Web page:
Science is useful, to a point, but is no substitute for spiritual reality or spiritual endeavours. The Big Bang did not give birth to the universe – God did. Dark Matter and Dark Energy are feeble imaginary substitutes for spiritual power and substance. Telescopes and Hadron Accelerators can only reveal what is already there and do not create anything other than hypotheses and wildly imaginative models of reality. There is a reality greater than the ‘material’ and that is the ‘spiritual’, and there is a prime reality beyond even that, and that is God Almighty himself. We find him and his ways, not through technology or science, but through his self-revelation. The bible provides us with much, but God’s ultimate self-revelation is in and through the Lord Jesus Christ. He, and he alone, is ‘the image of the invisible God’ and ‘all the fullness of the Deity in bodily form’ (Colossians 1:15 and 2:9).

Picture of Christopher Peppler

Christopher Peppler



2 thoughts on “Dark Matter and Dark Energy”

  1. Thank you for deciding to continue with your blog. I seldom comment on public forums, tending instead to lurk and observe. In other words, the “spectator vs participant” dichotomy. My lurking has been a highlight of every fortnight because your clear, concise logic leads me to the inescapable conclusion that everything essential is all about God.

    I am an amateur physicist, fascinated by technology that does something exciting and new. The James Webb telescope is a fantastic machine, and everything about it, from the physical technology to the exactness of its location, is truly remarkable. However, the telescope’s purpose is pointless because “Scientists, of any discipline, cannot find God”. I love how you tie together the concepts of seeing God’s creation and trying to understand it rather than using it to find God.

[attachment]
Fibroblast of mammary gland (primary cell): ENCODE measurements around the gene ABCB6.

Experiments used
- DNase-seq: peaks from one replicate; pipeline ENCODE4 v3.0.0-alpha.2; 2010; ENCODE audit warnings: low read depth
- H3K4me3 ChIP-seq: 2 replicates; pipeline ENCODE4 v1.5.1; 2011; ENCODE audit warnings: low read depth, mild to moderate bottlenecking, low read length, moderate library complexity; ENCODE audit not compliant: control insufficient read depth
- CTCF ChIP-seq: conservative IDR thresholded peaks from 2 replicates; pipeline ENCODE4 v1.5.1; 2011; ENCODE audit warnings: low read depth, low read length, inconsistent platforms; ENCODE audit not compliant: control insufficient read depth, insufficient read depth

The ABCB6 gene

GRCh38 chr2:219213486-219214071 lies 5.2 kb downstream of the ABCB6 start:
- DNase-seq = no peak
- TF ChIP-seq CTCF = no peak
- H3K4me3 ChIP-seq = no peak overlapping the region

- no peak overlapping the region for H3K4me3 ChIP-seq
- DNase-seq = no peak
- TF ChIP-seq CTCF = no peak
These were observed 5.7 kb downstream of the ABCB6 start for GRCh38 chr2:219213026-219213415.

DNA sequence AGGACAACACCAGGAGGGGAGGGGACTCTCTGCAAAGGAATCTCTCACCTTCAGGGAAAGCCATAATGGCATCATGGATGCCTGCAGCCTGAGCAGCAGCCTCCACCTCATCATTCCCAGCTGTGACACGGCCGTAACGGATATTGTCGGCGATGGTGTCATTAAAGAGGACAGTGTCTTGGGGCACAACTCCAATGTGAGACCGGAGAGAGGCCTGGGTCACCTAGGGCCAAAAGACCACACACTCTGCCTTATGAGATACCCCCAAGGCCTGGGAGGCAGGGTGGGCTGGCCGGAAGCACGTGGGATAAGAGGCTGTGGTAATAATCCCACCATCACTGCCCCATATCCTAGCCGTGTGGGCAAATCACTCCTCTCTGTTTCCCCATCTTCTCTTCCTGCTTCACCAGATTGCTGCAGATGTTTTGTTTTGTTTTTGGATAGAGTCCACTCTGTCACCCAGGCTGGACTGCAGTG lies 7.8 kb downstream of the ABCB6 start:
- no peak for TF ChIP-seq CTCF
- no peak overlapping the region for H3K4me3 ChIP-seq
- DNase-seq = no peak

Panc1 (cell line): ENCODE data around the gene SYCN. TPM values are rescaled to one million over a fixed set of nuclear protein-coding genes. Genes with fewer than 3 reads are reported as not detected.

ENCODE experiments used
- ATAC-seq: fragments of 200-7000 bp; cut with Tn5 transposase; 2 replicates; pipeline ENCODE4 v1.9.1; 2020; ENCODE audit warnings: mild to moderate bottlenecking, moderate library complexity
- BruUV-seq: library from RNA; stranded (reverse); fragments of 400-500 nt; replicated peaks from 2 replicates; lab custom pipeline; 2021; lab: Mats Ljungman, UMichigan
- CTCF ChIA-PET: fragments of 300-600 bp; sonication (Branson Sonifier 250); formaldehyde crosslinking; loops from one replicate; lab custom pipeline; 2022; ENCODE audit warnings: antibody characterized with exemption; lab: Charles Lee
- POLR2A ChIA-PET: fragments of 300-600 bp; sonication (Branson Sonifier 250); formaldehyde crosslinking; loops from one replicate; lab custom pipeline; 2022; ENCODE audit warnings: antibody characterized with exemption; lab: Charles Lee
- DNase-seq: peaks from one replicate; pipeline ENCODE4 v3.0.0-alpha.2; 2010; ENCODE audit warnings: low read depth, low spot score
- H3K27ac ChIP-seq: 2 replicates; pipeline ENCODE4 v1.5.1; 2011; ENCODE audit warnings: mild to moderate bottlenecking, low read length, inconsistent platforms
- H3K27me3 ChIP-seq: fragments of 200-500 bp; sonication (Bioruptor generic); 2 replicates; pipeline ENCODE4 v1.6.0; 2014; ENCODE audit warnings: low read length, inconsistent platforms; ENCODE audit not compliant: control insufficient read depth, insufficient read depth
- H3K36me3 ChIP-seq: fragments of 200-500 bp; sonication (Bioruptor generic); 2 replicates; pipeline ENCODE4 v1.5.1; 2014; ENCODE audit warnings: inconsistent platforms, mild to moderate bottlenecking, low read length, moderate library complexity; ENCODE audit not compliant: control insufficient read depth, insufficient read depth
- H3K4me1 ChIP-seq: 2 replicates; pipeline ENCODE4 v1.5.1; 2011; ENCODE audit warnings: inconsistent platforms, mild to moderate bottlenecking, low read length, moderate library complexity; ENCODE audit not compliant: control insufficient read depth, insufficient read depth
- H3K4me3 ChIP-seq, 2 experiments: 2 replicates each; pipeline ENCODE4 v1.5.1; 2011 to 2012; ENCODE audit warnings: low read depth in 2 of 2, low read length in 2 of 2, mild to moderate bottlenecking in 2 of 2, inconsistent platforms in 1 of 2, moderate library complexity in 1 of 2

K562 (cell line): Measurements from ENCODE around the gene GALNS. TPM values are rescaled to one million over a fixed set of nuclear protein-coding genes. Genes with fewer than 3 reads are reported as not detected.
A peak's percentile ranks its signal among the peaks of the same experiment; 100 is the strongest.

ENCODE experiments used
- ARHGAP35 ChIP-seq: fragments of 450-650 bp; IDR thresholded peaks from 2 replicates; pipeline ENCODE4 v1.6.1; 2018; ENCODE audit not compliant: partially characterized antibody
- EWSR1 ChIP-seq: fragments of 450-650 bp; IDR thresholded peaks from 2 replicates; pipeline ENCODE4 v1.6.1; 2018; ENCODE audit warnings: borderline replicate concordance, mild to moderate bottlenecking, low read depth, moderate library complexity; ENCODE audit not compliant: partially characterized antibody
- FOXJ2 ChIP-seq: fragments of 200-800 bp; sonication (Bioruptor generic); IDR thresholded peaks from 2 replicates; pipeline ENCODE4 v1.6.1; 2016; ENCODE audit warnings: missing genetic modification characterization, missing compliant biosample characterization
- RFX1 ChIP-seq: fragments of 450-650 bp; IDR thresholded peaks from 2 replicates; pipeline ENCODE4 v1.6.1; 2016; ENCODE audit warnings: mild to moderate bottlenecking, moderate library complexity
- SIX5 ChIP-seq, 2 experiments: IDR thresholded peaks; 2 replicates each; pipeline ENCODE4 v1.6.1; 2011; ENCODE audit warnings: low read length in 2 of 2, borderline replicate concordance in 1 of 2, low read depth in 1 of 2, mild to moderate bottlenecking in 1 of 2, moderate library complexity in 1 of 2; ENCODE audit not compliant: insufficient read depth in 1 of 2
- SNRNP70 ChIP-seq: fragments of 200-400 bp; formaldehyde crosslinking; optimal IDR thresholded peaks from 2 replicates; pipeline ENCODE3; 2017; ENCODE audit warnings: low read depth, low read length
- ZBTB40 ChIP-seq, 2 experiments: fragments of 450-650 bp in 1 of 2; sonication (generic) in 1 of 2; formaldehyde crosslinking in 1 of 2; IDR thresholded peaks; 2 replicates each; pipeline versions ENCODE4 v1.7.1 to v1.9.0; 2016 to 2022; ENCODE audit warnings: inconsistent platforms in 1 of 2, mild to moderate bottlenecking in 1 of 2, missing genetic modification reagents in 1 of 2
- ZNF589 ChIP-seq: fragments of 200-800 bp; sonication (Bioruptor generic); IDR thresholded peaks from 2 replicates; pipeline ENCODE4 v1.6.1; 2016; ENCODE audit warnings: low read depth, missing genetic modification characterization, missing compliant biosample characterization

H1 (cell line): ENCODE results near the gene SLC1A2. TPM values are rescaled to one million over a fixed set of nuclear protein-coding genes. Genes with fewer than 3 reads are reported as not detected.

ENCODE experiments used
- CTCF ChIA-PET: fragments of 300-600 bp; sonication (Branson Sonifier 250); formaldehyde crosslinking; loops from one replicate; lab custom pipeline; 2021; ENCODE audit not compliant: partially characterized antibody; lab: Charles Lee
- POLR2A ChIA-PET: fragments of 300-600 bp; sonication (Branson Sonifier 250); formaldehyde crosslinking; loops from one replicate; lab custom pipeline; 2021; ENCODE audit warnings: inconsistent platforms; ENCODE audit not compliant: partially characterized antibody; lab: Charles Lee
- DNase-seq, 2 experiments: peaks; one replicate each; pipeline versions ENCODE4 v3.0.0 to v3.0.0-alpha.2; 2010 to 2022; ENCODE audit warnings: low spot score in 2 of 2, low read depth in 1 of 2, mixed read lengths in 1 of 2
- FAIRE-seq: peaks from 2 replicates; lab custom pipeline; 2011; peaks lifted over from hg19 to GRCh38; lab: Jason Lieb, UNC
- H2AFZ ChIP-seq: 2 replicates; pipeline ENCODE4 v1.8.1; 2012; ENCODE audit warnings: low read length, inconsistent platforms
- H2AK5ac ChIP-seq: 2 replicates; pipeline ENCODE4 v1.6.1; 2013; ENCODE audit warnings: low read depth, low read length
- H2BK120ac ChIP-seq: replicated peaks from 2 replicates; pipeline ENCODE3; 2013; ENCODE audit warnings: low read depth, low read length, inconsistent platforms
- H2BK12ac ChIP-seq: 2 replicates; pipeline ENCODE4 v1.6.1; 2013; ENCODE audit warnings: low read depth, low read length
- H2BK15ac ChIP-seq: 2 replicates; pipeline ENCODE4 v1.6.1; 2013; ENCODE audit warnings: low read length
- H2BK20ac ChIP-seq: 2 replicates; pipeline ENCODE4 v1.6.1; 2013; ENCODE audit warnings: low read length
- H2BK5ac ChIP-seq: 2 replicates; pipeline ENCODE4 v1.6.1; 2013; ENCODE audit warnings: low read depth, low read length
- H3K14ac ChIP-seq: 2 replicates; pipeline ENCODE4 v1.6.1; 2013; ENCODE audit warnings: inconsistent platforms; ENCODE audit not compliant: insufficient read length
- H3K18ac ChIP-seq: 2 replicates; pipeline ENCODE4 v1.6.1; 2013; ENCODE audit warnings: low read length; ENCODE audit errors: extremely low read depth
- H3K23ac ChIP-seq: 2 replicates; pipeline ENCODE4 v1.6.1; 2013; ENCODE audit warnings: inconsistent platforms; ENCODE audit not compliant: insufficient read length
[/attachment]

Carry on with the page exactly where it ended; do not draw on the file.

Thank goodness God found me while I was still a child. I grew up knowing that His power and energy in everything around me gives reason for science and not the other way around.

    I look forward to your next post and will do what I can to participate more.

    1. Christopher Peppler

      I am so glad that my old Learned Lurker friend has emerged into the light. Great to hear from you Grant! I assume that we still live close enough to each other to have a cup of coffee together again?

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About Me

My name is Christopher Peppler and I was born in Cape Town, South Africa in 1947. While working in the financial sector I achieved a number of business qualifications from the Institute of Bankers, Damelin Management School, and The University of the Witwatersrand Business School. After over 20 years as a banker, I followed God’s calling and joined the ministry full time. After becoming a pastor of what is now a quite considerable church, I  earned an undergraduate theological qualification from the Baptist Theological College of Southern Africa and post-graduate degrees from two United States institutions. I was also awarded the Doctor of Theology in Systematic Theology from the University of Zululand in 2000.

Four years before that I established the South African Theological Seminary (SATS), which today is represented in over 70 countries and has more than 2 500 active students enrolled with it. I presently play an role supervising Masters and Doctoral students.

I am a passionate champion of the Christocentric or Christ-centred Principle, an approach to biblical interpretation and theological construction that emphasises the centrality of Jesus

I have been happily married to Patricia since the age of 20, have two children, Lance and Karen, a daughter-in-law Tracey, and granddaughters Jessica and Kirsten. I have now retired from both church and seminary leadership and devote my time to writing, discipling, and the classical guitar.

If you would like to read my testimony to Jesus then click HERE.